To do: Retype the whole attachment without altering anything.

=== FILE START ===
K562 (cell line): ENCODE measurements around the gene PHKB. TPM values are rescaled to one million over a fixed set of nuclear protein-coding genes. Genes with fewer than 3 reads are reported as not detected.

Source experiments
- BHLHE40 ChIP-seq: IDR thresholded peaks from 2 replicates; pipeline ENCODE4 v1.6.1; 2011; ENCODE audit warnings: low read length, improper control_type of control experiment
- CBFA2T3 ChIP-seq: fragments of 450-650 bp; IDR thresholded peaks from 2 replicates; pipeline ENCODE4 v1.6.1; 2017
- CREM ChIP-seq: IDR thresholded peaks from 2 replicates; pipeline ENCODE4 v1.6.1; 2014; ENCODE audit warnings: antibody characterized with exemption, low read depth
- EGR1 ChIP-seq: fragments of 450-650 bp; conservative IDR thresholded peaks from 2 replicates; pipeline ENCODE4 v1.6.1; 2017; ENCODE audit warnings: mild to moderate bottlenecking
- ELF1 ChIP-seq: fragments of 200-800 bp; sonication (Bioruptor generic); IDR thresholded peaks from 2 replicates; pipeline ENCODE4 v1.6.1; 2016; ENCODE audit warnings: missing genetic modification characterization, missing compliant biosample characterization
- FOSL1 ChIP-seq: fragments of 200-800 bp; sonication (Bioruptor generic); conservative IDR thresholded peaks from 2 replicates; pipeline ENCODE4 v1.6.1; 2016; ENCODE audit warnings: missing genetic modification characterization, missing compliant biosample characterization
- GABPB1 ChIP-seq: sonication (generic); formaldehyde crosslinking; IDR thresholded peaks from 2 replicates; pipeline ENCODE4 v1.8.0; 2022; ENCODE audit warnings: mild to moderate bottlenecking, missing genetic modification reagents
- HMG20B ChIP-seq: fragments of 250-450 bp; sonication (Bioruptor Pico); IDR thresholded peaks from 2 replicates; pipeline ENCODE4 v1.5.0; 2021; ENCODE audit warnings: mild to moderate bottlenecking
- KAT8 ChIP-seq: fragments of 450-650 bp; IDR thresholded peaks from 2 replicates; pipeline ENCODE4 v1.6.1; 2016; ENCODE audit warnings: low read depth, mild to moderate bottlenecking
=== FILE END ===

K562 (cell line): ENCODE measurements around the gene PHKB. TPM values are rescaled to one million over a fixed set of nuclear protein-coding genes. Genes with fewer than 3 reads are reported as not detected.

Source experiments
- BHLHE40 ChIP-seq: IDR thresholded peaks from 2 replicates; pipeline ENCODE4 v1.6.1; 2011; ENCODE audit warnings: low read length, improper control_type of control experiment
- CBFA2T3 ChIP-seq: fragments of 450-650 bp; IDR thresholded peaks from 2 replicates; pipeline ENCODE4 v1.6.1; 2017
- CREM ChIP-seq: IDR thresholded peaks from 2 replicates; pipeline ENCODE4 v1.6.1; 2014; ENCODE audit warnings: antibody characterized with exemption, low read depth
- EGR1 ChIP-seq: fragments of 450-650 bp; conservative IDR thresholded peaks from 2 replicates; pipeline ENCODE4 v1.6.1; 2017; ENCODE audit warnings: mild to moderate bottlenecking
- ELF1 ChIP-seq: fragments of 200-800 bp; sonication (Bioruptor generic); IDR thresholded peaks from 2 replicates; pipeline ENCODE4 v1.6.1; 2016; ENCODE audit warnings: missing genetic modification characterization, missing compliant biosample characterization
- FOSL1 ChIP-seq: fragments of 200-800 bp; sonication (Bioruptor generic); conservative IDR thresholded peaks from 2 replicates; pipeline ENCODE4 v1.6.1; 2016; ENCODE audit warnings: missing genetic modification characterization, missing compliant biosample characterization
- GABPB1 ChIP-seq: sonication (generic); formaldehyde crosslinking; IDR thresholded peaks from 2 replicates; pipeline ENCODE4 v1.8.0; 2022; ENCODE audit warnings: mild to moderate bottlenecking, missing genetic modification reagents
- HMG20B ChIP-seq: fragments of 250-450 bp; sonication (Bioruptor Pico); IDR thresholded peaks from 2 replicates; pipeline ENCODE4 v1.5.0; 2021; ENCODE audit warnings: mild to moderate bottlenecking
- KAT8 ChIP-seq: fragments of 450-650 bp; IDR thresholded peaks from 2 replicates; pipeline ENCODE4 v1.6.1; 2016; ENCODE audit warnings: low read depth, mild to moderate bottlenecking